By Paola Molina Noguera, Co-Founder of All with Voice
According to the World Health Organization (WHO), it is estimated that the 30% of women who have or have had a partner have experienced violence from him, both physical and sexual. In Africa, the Eastern Mediterranean and Southeast Asia the incidence is higher, near to 37% and in America it is 30% approximately.
Confinement derived from the COVID pandemic 19 has set off alarms in civil society organizations, governments and international organizations in the face of the increase in domestic violence against women, who, due to current conditions, are forced to remain in their homes in the company of the abuser and isolated from being able to make visible the risks to which they are being subjected.
Homes far from representing a safe place for women in many cases are becoming the center of the domestic violence pandemic, taking into account the very definition of the term pandemic; "Epidemic disease that extends to many countries or that affects almost all individuals in a locality or region", since the rates of abuse or mistreatment against women and girls has increased by up to 40% in some countries.
Yes OK 2020 It seemed to be a year of an awakening in terms of the recognition and struggle for women's rights and demands for greater protection from governments and institutions that impart justice, The effects of the Coronavirus crisis have focused attention on facing and minimizing the health risks that this virus represents in people's lives, where the feminist agenda loses influence in the public and private sphere.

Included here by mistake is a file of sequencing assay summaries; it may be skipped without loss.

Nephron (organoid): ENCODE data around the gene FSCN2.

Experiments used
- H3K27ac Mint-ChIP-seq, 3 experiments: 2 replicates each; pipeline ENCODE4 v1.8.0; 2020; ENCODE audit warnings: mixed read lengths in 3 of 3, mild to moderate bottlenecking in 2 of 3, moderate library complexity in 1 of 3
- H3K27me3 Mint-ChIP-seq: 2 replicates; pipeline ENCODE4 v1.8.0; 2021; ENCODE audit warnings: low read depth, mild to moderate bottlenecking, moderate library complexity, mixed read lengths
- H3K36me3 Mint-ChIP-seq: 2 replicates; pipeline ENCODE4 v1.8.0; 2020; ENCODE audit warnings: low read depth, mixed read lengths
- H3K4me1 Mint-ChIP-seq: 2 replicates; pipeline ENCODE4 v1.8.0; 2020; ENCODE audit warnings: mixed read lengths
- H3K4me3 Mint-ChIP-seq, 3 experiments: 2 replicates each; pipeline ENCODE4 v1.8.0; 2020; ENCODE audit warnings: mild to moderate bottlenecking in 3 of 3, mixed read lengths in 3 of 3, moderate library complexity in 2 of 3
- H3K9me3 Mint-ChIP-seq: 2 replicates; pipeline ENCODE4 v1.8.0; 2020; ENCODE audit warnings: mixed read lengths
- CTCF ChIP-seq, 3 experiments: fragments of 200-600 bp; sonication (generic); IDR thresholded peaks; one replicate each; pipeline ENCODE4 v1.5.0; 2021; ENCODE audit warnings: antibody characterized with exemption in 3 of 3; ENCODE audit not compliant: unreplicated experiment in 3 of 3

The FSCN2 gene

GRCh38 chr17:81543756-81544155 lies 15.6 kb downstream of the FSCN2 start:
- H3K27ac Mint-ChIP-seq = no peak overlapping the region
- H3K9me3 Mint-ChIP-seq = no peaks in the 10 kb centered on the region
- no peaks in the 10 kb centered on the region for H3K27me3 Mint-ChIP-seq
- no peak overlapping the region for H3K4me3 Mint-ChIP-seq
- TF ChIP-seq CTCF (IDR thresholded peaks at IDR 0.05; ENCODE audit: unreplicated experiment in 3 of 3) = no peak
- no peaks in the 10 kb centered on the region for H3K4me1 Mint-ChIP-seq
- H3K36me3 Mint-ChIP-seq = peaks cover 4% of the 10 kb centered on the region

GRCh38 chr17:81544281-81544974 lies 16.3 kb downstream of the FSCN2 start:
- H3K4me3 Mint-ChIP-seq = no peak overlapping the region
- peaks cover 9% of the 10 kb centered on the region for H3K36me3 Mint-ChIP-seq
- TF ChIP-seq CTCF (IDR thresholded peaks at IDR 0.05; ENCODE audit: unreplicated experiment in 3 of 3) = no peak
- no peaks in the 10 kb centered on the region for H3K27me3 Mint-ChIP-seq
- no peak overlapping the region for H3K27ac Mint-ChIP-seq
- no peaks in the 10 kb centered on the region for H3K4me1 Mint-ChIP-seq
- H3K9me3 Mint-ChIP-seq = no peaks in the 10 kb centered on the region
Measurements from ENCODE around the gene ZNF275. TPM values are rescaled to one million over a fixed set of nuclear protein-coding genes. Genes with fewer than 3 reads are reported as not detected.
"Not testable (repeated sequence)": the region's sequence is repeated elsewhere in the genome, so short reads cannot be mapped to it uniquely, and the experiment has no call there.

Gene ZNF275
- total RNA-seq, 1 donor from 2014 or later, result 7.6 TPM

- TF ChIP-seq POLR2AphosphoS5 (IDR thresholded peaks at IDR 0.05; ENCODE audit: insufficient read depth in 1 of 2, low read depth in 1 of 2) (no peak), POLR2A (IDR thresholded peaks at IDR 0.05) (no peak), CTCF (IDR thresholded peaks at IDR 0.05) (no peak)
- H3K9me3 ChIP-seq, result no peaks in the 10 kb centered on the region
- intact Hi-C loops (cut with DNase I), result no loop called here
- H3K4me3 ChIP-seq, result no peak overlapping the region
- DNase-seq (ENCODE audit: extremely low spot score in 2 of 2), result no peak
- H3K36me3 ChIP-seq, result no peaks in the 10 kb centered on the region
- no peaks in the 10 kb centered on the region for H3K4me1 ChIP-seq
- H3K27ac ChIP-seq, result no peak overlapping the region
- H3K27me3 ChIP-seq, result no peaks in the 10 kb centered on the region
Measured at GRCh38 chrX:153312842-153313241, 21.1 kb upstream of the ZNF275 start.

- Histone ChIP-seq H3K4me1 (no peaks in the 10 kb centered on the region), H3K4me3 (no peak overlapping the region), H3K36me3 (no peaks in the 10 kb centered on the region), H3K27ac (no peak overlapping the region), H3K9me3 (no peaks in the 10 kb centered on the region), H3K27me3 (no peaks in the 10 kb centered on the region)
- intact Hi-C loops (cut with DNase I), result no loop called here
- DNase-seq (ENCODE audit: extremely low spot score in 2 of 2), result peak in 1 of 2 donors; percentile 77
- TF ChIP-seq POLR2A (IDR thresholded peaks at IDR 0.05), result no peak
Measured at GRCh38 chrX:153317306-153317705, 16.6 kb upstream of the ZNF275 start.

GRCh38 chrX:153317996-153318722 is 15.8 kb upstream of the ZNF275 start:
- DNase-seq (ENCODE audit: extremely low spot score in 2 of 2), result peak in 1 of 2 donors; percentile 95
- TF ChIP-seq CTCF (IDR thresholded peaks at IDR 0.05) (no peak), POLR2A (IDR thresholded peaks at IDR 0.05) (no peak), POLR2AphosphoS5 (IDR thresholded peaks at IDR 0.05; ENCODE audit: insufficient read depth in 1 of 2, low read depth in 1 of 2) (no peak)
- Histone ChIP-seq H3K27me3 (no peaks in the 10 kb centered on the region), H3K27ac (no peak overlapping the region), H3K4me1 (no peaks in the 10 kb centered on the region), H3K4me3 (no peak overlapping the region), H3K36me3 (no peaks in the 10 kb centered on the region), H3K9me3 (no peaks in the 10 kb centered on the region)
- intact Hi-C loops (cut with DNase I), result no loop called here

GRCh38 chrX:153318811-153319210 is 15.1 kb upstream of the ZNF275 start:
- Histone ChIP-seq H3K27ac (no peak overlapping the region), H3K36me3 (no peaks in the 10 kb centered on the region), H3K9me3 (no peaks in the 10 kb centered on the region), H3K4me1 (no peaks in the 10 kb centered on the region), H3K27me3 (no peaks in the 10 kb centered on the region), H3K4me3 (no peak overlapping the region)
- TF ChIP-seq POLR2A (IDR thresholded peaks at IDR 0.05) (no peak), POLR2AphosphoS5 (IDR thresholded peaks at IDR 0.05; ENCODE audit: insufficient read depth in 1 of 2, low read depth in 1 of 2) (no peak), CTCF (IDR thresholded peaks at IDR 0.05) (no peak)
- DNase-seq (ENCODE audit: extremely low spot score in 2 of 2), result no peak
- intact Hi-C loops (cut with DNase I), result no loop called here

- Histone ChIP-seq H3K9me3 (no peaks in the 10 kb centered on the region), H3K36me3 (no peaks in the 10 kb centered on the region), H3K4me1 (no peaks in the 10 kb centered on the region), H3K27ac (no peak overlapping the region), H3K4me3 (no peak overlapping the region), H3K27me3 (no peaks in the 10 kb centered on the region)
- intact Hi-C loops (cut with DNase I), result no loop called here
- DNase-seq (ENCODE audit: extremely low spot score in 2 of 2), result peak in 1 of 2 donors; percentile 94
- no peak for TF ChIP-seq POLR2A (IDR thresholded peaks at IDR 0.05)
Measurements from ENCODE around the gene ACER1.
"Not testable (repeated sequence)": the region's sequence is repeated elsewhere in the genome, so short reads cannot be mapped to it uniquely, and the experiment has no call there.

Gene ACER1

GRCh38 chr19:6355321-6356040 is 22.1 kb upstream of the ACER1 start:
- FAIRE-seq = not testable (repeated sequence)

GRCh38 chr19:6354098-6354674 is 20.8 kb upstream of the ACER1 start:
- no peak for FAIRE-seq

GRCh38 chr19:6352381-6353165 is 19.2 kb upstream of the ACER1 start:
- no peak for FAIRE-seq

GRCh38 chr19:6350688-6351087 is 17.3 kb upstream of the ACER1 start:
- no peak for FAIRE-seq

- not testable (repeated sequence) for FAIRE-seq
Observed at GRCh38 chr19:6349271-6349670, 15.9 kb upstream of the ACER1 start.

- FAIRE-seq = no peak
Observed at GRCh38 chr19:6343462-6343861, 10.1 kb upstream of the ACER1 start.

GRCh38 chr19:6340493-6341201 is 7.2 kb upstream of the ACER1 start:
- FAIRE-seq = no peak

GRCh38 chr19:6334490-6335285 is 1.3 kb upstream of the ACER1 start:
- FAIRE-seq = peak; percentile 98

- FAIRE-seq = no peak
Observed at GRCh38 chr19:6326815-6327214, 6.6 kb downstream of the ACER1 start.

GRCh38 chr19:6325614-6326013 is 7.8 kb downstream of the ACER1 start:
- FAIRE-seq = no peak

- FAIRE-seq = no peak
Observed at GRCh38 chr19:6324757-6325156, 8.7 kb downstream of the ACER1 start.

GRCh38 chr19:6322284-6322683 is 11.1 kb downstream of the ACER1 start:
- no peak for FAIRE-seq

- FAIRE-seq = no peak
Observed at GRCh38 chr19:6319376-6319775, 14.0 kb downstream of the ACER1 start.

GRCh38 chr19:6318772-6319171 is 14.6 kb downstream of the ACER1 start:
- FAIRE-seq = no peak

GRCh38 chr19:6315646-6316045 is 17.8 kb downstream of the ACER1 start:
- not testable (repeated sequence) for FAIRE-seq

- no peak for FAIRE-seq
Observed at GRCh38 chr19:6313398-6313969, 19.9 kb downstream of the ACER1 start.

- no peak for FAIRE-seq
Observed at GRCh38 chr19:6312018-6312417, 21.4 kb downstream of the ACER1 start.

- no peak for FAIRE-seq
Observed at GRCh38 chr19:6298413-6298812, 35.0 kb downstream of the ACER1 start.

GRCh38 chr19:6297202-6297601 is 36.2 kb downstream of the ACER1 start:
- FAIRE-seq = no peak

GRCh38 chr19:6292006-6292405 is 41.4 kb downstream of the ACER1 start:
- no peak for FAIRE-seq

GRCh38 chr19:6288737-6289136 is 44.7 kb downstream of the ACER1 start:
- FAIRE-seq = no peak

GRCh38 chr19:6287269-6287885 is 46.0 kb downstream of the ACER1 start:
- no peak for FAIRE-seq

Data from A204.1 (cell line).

But nevertheless, although isolated we cannot leave the victims alone, particularly 24 of the 33 Latin American countries have laws against domestic violence, But only 16 have criminalized femicide, which should lead to joining efforts to protect the lives of those at risk.
The Avon Foundation supported by Natura in Latin America launched the #AisladasNoSolas campaign to provide tools to prevent and combat domestic violence. Various organizations have put helplines at the service of women where they can report cases, In Colombia, for example, the government has the Purple Line to denounce, and is that the reality in that country is that each 23 minutes a woman is a victim of sexual violence.
While legal frameworks exist, the crisis derived from COVID 19 tests their effectiveness, in contexts where impunity has prevailed, in which the rights are reflected on paper but with few actions to enforce them, added to an economic crisis where the employment and economic independence of women is affected and which has a direct impact on the increase in violence against them by their partners.
Article published in politicaguru.com